Alberto Pacheco Carrillo
Alberto Pacheco Carrillo
ST. BENEDICT — Every parish priest needs to be a leader, but not all seminarians have the natural gift. Even those who are born to it need to develop their skills. According to three student leaders, Mount Angel Seminary rises to the occasion.

Deacon Cheeyoon Chun, the seminary’s 34-year-old student body president, learned leadership gradually.

“Seminary gives you experiences,” Deacon Chun said, explaining that each student is in charge of something, even if it’s washing dishes. Men move on to be sacristans, liturgical ministers, committee members then class officers.

Each seminarian also receives an assignment at a parish each year, doing things like teaching catechism, serving in a soup kitchen or helping form those who want to enter the church at Easter.

“These things may be small, but they are important,” said Deacon Chun, who himself cleaned a seminary lounge and worked in an after-school program.

Deacon Chun was born in Portland but moved to California and is studying for the Diocese of Orange. His grandmother is a member of Korean Martyrs Parish in Southeast Portland. The idea of priesthood came in middle school but he pushed it aside and instead pursued a career in architecture. He loved the blend of art and science, but the notion of priesthood kept returning.

He became deeply involved in parish life and realized that priesthood felt more like his calling than designing buildings.

In seminary, Deacon Chun has learned that leadership requires humility.

“It’s not my church but Christ’s church,” he said. “It’s not all about you. As leaders here, we focus on building relationships with our brothers and with God.”

Another key skill: listening. Deacon Chun often asks fellow students how they are and then remains silent. “Have your door open and be approachable,” he said.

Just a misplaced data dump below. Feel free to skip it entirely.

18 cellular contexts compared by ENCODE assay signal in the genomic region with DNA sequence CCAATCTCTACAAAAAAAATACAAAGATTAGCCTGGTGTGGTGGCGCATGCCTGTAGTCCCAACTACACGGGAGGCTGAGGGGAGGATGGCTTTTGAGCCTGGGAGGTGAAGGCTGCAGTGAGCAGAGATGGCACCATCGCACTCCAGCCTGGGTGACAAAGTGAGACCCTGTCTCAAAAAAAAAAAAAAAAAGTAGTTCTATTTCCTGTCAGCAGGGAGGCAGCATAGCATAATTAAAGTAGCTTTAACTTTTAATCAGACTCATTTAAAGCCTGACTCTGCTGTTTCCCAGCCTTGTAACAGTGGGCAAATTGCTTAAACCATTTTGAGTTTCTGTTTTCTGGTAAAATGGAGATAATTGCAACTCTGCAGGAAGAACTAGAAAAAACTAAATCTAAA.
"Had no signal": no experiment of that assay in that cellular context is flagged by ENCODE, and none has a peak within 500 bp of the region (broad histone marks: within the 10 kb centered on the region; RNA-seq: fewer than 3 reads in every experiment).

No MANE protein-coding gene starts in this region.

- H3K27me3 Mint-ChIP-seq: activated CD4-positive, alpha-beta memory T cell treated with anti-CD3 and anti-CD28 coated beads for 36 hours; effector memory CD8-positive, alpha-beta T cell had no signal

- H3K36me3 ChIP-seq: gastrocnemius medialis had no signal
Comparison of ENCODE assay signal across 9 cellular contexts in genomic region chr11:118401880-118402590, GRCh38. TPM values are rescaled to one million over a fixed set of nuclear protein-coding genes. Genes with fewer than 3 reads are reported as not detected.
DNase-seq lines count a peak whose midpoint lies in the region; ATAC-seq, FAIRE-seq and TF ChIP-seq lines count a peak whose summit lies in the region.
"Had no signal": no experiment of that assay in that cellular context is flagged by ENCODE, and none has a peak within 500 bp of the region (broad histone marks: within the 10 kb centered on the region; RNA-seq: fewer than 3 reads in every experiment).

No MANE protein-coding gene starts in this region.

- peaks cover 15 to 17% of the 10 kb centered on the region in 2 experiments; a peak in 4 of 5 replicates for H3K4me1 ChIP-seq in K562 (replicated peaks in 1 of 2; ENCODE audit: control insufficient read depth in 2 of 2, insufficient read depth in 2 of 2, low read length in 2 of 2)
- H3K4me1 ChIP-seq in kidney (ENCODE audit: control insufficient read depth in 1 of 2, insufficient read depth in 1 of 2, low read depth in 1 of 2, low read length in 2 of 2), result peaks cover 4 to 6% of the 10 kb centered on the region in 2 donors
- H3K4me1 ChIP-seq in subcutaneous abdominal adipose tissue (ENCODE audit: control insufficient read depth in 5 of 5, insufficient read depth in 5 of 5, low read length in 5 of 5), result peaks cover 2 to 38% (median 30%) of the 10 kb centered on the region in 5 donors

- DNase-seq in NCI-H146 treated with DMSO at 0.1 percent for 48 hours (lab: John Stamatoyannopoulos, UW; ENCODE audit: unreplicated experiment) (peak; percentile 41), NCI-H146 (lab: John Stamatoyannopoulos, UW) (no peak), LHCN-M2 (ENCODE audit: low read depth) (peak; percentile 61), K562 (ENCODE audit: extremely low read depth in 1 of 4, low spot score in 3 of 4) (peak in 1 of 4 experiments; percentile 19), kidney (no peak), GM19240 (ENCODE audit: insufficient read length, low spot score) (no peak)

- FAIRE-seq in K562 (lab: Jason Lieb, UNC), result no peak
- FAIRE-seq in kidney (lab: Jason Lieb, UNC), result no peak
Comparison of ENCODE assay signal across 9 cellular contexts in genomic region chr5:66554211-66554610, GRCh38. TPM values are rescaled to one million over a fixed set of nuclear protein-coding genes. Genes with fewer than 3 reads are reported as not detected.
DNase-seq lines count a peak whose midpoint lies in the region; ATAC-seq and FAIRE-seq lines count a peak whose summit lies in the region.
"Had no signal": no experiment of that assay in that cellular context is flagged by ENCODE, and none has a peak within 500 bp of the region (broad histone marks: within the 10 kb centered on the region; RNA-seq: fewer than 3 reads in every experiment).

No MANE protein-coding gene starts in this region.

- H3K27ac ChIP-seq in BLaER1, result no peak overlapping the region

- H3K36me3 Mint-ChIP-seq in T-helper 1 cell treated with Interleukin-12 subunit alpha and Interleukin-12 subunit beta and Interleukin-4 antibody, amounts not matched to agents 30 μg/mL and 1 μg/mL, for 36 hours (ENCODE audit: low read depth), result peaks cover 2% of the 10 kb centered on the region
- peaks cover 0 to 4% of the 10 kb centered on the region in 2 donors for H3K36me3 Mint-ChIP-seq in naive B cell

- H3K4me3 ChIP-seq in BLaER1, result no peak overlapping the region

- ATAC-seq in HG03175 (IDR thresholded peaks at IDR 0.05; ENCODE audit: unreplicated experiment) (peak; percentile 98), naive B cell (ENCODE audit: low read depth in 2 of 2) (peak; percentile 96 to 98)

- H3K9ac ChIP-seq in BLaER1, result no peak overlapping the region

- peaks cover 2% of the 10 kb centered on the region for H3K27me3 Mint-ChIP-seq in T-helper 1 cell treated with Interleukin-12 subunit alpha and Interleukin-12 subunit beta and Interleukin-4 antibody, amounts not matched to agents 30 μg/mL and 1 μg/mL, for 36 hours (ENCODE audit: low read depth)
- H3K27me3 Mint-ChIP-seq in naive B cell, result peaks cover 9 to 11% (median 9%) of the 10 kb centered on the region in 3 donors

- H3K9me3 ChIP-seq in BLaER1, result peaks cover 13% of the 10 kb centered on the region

Alberto Pacheco Carrillo, 26, is studying for the Diocese of Salt Lake City and serves as chairman of college graduates who are fulfilling prerequisites, mostly in philosophy.

The skill Pacheco Carrillo has worked on most is motivating others. That takes some doing, given the variety of men and languages in the class, plus the deleterious effects of pandemic regulations.

“My goal this year has been to create a fraternity that is united in diversity,” he said. “We all live the same things — we can’t leave the hilltop and do everything we want to do. Leadership means we move forward and do what we can do.”

Pacheco Carrillo graduated from the University of Utah in 2018 with a tech degree. Two years before, he became involved in the Newman Center and began to discern his vocation. He also was a member of a second parish. A priest told him to slow down, choose one faith community and dedicate himself to it fully. That was an early lesson in wise leadership.

Eventually, Pacheco Carrillo became a parish religious education director. The people responded well and that encouraged him to apply for seminary.

Good leaders keep an eye for people in need, Pacheco Carrillo said. An obvious case early in the year at seminary is helping rookies learn to use the complicated prayer books.

“Leaders take the initiative,” Pacheco Carrillo said. “If you see something that needs to be done, just go ahead and do it.”

Taylor K. Mitchell, a 29-year-old seminarian from the Diocese of Honolulu, is president of college seminarians.

The pandemic created a challenge for leaders to keep students active and connected. Mitchell has learned that servant leadership is key. He keeps this question in mind: “What can I do for you so that you can do your best for the community?” He likes that better than telling people what to do to succeed.

“This also seems to me to be a very Catholic way of understanding leadership,” he said. “I have always been very good at doing everything on my own, but that really doesn’t work in the long run. I could plan every event myself, but how does that help my brothers grow?”

Mitchell entered RCIA as a teen. He started teaching confirmation classes shortly after joining the church and eventually became a youth minister.

“Everyone told me, ‘You’re going to be a priest one day!’ And I thought they were all crazy,” Mitchell said.

He ran away from the idea but decided to give seminary a try. So far, he said, it’s a good fit.

As a leader, Mitchell has realized his role is not so much to make everything work no matter the cost, but to help encourage and empower others to be able to handle the tasks that are expected of them.

“No one,” he said, “wants to listen to a leader who stands at the back and directs everyone.”